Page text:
November 26, 2018
Through photosynthesis, plants have been turning solar energy and carbon dioxide (CO22 faster than today’s plants can absorb it, leading to climate change and a dwindling fossil fuel supply. Plants themselves are not that efficient. Most convert less than 1 percent of the available solar energy to chemical form. To re-capture CO2 emissions and ensure energy security, chemists are developing enhanced, artificial photosynthesis to make fuels from CO2 directly.
Photosynthesis requires light energy to split water molecules into protons, electrons, and oxygen. The protons and electrons must then be transferred to CO2, which forms energy-rich hydrocarbons. In recent years, scientists have produced devices that carry out these steps more efficiently than plants, converting up to 10 percent of solar energy into usable fuel.
Meet the photoelectrochemical cell: a positive charge is required to remove negatively charged electrons from water and begin the water splitting process. This charge is provided at a structure called the anode.
The anode can be made from a semiconductor: a material that can conduct electricity when electrons are given enough energy to move from their ground state in the valence band into empty higher energy states in the conduction band. One can think of the electrons as cars stuck on a busy highway suddenly gaining the ability to fly above the traffic. Light can launch electrons into the high energy state, leaving behind an empty ground state with a positive charge. Electrons from water molecules are left to fill this hole, like traffic merging into the highway from an on-ramp. However, there must be a strong enough positive charge to attract the electrons from water, and electrons must be able to reach the higher energy states using light provided by the sun, which is mostly in the visible energy range from red to violet. These conditions depend on the atomic structure of the semiconductor. Dr. Kristin Persson is one of many scientists working with the Joint Centre for Artificial Photosynthesis (JCAP) to find semiconductors that meet these criteria. “I am on the discovery side, scanning large chemical spaces in the periodic table,” she says; “trying to figure out which needles in the haystack can actually fulfill all those different properties.” She and her colleagues use computational modeling and a high-throughput experimental approach where three elements are combined in every possible ratio in ten percent increments using a modified inkjet printer. In this way, hundreds of compounds have been narrowed down to a few promising anode materials that can initiate the water splitting process even in the low-energy end of the rainbow—red light.
Excited, negatively charged electrons and the protons from the water accumulate at a structure called the cathode, where they can be added to CO2 to make energy-rich hydrocarbons in a process known as CO2 reduction.
To make CO2 into even a simple hydrocarbon like ethylene, there are several steps of making and breaking bonds between atoms. For each step to occur at a reasonable pace, a catalyst is required to reduce the amount of energy needed to make or break these bonds. Copper has been studied extensively at JCAP for its ability to form two-carbon molecules like ethanol and ethylene. Dr. Junko Yano, a Senior Scientist at Lawrence Berkeley National Laboratory and Principal Investigator at JCAP who has done fundamental studies on both natural and artificial photosynthetic systems, admits it “is far from the ideal catalyst.” According to Yano, “Progress includes … learning how to do photo-driven reduction, which does not happen in natural photosynthesis.” In contrast to water splitting, CO2 reduction on copper and in plants is not driven directly by sunlight. In plants it is driven by the energized electrons produced in water splitting. However, most inorganic anodes do not give these electrons enough energy. A light-absorbing semiconductor at the cathode could ensure electrons have the extra energy they need to reduce CO2. “Coupling that to sunlight is much harder,” says Persson. “There are efforts on understanding how catalysis works on copper metal and then maybe we can find materials that can absorb visible light and exhibit similar properties.”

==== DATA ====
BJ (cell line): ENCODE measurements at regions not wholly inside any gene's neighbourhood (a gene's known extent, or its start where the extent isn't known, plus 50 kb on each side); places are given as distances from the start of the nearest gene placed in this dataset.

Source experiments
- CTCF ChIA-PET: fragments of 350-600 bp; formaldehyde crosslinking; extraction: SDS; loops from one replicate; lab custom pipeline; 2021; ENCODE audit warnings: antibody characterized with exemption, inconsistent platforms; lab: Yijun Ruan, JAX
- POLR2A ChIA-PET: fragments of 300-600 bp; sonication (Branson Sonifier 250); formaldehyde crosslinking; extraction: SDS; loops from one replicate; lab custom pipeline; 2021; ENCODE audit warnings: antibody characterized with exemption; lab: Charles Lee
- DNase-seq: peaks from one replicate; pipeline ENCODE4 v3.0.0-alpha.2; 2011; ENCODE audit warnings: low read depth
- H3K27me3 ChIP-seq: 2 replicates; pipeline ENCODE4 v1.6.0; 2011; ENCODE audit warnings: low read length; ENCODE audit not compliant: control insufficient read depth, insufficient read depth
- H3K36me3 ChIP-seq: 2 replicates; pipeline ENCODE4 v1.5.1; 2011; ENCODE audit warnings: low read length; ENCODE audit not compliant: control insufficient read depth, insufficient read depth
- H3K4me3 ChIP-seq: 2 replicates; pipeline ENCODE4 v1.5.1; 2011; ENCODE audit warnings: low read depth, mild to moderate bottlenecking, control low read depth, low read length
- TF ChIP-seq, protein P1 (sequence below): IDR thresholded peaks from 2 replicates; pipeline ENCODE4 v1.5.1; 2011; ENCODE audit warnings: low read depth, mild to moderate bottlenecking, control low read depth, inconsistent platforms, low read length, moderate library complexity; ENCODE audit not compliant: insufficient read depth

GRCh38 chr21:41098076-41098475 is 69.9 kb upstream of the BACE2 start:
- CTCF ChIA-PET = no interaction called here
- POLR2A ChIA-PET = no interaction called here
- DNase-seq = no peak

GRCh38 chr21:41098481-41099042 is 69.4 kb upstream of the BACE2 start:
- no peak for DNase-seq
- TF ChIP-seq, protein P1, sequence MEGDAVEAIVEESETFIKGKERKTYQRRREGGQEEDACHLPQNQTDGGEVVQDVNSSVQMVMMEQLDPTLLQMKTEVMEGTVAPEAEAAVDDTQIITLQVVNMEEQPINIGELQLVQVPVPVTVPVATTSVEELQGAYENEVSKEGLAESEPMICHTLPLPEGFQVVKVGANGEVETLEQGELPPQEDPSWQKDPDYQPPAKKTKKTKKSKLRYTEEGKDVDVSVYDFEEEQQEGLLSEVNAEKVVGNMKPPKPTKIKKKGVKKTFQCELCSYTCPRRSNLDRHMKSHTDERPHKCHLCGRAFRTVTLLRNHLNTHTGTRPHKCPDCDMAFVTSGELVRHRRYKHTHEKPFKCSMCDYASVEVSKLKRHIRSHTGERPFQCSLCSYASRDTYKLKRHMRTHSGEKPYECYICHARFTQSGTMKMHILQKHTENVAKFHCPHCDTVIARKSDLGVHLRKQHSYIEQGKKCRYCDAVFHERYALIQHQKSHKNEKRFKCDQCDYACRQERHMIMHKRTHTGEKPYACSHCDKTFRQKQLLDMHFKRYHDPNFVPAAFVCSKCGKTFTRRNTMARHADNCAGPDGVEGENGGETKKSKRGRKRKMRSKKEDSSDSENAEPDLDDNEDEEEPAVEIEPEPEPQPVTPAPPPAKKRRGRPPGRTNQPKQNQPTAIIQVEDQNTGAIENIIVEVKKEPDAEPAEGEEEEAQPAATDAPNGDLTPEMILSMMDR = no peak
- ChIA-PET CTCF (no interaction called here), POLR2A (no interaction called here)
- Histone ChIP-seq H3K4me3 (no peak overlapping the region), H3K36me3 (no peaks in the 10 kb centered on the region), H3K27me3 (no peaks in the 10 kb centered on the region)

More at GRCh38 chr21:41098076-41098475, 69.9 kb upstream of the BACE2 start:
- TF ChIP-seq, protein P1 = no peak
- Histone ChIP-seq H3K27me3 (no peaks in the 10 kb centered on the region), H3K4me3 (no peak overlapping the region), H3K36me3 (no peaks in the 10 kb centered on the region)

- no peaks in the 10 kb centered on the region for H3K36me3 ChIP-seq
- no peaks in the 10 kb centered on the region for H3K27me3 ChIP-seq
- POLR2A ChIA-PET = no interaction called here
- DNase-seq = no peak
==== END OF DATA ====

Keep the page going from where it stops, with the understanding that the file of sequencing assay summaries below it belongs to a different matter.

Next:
Many of the best water-splitting catalysts developed so far show optimal rates in highly corrosive alkaline conditions, while many potential catalysts for the cathode reaction with CO2 perform best and survive longer under milder, more neutral conditions. This makes it difficult to combine them into a durable working device. As Persson puts it, “A lot of ongoing basic research does not consider long-term stability as a requirement … in order to actually make something work in the real world I believe we have to incorporate design for stability into the discovery process.” Researchers at Berkeley Lab’s Molecular Foundry have adopted this strategy and developed water-splitting co-catalysts made of a mixture of relatively abundant and inexpensive elements—nickel, cobalt, iron, and phosphorous—that they claim can outperform the catalytic ability of the leading precious metal compound in neutral pH.
Will fuels produced by artificial photosynthesis feed our engines in the near future? Probably not. A set of materials that meets all the necessary criteria remains elusive. “We’re not there yet in terms of finding the material” says Persson, but she emphasizes that artificial photosynthesis is a worthy long-term goal. “We need to figure out what is out there,” she says. “We need to create possibilities.”
Dana Goodacre is a graduate student in chemistry.
This article is part of the Fall 2018 issue.
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